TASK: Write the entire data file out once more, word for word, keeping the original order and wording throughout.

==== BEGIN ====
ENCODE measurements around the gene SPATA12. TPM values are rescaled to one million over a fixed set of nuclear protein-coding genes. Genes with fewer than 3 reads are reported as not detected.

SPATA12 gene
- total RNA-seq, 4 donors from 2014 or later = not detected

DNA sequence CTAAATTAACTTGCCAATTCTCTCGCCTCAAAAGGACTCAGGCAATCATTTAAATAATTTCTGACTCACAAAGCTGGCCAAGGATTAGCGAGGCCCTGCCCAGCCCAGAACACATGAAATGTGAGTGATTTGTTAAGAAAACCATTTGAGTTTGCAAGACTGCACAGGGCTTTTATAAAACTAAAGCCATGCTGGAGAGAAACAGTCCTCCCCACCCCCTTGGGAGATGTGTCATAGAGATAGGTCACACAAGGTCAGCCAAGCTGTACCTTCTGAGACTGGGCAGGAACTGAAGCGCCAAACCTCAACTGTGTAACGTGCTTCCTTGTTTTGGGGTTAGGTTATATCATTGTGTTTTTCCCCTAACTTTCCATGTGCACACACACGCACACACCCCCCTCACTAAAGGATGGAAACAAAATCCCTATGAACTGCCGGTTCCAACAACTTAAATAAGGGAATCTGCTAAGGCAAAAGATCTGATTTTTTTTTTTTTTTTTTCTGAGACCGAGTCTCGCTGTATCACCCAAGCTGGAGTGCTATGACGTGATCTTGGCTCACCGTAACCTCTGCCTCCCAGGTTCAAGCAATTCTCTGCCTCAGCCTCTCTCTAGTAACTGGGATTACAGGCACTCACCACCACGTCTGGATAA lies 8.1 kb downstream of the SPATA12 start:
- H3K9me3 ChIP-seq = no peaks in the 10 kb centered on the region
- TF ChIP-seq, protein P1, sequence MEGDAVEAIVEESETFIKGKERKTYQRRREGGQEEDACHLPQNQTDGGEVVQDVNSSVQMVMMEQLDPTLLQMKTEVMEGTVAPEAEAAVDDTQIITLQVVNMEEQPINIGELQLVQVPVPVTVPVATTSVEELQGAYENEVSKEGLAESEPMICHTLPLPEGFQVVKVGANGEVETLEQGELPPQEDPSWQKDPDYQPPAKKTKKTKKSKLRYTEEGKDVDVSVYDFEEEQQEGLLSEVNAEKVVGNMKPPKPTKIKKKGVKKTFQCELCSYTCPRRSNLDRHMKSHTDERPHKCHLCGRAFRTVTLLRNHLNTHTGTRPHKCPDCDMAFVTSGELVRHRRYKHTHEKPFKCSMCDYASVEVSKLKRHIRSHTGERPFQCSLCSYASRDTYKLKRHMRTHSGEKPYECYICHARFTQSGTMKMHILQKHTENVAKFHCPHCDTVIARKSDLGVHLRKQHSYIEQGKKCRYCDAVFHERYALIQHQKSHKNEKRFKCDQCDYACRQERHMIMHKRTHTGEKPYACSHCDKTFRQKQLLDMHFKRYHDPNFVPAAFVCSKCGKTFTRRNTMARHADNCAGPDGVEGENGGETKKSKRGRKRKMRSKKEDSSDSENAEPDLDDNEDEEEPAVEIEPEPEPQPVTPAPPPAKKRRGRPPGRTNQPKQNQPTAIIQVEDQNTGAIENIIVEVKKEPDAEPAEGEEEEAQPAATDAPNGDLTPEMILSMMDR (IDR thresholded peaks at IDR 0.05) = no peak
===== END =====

ENCODE measurements around the gene SPATA12. TPM values are rescaled to one million over a fixed set of nuclear protein-coding genes. Genes with fewer than 3 reads are reported as not detected.

SPATA12 gene
- total RNA-seq, 4 donors from 2014 or later = not detected

DNA sequence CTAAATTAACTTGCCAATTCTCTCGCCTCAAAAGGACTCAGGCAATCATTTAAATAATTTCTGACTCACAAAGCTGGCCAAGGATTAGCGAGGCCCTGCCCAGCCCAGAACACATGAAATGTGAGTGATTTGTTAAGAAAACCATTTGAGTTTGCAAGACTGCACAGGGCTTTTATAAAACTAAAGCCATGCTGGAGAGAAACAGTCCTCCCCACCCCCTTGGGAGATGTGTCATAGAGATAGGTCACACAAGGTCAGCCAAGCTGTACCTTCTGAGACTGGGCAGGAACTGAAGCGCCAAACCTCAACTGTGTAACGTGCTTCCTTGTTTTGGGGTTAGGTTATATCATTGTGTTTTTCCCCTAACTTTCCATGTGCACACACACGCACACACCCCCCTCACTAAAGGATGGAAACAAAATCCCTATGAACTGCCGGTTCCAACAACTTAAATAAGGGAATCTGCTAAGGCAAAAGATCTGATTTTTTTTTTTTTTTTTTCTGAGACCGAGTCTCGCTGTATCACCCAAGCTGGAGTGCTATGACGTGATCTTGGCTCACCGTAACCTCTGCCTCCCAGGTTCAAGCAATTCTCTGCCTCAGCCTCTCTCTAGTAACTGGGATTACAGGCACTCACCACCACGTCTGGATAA lies 8.1 kb downstream of the SPATA12 start:
- H3K9me3 ChIP-seq = no peaks in the 10 kb centered on the region
- TF ChIP-seq, protein P1, sequence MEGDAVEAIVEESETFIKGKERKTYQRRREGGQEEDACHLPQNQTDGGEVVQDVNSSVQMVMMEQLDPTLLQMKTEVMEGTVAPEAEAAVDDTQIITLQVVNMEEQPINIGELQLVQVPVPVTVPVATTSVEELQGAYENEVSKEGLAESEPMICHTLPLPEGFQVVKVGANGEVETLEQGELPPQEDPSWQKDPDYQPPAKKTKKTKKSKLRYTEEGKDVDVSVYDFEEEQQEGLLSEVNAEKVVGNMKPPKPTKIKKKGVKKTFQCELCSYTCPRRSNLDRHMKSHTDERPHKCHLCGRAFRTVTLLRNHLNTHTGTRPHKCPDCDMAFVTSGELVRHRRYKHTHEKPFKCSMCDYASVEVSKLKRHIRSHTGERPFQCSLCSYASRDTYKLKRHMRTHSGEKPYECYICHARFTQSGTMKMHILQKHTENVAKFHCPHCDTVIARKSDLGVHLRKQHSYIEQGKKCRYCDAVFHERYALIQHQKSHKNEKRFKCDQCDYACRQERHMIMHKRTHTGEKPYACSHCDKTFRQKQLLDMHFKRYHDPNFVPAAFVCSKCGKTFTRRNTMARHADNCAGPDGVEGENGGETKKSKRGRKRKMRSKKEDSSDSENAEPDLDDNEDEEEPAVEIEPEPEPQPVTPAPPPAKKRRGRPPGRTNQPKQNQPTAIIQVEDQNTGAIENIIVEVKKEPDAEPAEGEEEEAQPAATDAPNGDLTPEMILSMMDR (IDR thresholded peaks at IDR 0.05) = no peak